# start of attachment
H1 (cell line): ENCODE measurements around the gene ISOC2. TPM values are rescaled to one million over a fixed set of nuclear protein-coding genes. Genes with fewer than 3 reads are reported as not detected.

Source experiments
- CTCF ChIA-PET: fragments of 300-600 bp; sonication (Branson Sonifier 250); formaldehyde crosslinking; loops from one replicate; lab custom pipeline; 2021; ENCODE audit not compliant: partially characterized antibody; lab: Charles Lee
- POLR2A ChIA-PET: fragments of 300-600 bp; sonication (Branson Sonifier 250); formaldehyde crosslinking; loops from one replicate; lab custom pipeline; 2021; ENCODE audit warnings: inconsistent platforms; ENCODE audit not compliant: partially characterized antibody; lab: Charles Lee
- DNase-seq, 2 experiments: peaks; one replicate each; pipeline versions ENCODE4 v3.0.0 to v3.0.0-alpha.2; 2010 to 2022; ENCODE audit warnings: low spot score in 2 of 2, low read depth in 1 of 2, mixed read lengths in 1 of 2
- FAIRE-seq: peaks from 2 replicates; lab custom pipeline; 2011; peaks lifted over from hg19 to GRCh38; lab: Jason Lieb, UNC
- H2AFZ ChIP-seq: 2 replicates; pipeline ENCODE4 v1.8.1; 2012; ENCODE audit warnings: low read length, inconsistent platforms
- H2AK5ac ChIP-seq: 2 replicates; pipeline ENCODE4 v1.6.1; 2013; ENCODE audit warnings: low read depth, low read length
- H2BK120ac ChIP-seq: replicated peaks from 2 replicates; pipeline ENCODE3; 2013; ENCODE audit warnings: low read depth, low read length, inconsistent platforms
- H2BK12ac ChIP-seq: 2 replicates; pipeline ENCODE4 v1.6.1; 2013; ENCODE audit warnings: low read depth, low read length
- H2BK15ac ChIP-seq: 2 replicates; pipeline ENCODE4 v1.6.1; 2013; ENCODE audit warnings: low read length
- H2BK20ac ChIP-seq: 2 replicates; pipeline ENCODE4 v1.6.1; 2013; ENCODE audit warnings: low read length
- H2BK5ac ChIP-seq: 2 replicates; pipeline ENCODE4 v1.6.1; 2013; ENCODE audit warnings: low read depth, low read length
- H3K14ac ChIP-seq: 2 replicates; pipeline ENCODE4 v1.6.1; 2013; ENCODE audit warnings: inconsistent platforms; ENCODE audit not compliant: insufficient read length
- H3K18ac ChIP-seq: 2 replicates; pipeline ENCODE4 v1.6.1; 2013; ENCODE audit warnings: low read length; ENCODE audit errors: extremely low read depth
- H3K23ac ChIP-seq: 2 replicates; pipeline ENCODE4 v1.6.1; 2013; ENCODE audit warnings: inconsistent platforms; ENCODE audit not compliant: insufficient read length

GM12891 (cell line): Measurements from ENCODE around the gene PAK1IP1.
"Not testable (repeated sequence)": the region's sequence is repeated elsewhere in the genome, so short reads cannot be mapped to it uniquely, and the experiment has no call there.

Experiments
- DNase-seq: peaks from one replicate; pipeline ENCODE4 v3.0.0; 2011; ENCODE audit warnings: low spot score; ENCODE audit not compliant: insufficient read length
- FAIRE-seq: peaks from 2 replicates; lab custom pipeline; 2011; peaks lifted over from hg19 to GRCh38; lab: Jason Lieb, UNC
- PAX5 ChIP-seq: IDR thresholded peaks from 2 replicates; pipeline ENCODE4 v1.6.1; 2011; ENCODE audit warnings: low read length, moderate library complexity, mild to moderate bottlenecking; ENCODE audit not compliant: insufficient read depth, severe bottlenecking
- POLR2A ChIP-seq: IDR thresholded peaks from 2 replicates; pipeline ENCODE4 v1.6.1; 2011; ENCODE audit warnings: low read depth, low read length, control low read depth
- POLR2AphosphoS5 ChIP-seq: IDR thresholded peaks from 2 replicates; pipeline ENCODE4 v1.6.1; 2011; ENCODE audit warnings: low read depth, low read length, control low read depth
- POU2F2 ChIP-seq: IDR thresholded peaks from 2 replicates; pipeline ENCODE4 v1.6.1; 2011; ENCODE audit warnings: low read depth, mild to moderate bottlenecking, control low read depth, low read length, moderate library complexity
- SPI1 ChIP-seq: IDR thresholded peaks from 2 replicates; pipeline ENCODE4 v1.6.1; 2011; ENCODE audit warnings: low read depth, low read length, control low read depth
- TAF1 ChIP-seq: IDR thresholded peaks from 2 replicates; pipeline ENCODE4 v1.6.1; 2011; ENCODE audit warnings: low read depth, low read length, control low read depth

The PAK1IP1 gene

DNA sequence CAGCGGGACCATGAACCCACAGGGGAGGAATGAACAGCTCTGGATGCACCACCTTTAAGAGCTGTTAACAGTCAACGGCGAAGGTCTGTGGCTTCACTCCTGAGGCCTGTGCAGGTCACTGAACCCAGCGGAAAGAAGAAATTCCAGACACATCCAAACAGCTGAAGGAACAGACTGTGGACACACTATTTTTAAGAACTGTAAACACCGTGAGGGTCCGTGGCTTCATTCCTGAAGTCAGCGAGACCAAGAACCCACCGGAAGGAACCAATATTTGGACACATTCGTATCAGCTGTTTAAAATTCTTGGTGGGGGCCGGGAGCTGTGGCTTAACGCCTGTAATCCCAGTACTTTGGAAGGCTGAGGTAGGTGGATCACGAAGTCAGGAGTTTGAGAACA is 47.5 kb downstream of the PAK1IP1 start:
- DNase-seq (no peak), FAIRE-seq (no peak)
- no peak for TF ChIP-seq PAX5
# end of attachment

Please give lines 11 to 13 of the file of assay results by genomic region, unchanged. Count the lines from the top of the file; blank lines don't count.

- H2BK15ac ChIP-seq: 2 replicates; pipeline ENCODE4 v1.6.1; 2013; ENCODE audit warnings: low read length
- H2BK20ac ChIP-seq: 2 replicates; pipeline ENCODE4 v1.6.1; 2013; ENCODE audit warnings: low read length
- H2BK5ac ChIP-seq: 2 replicates; pipeline ENCODE4 v1.6.1; 2013; ENCODE audit warnings: low read depth, low read length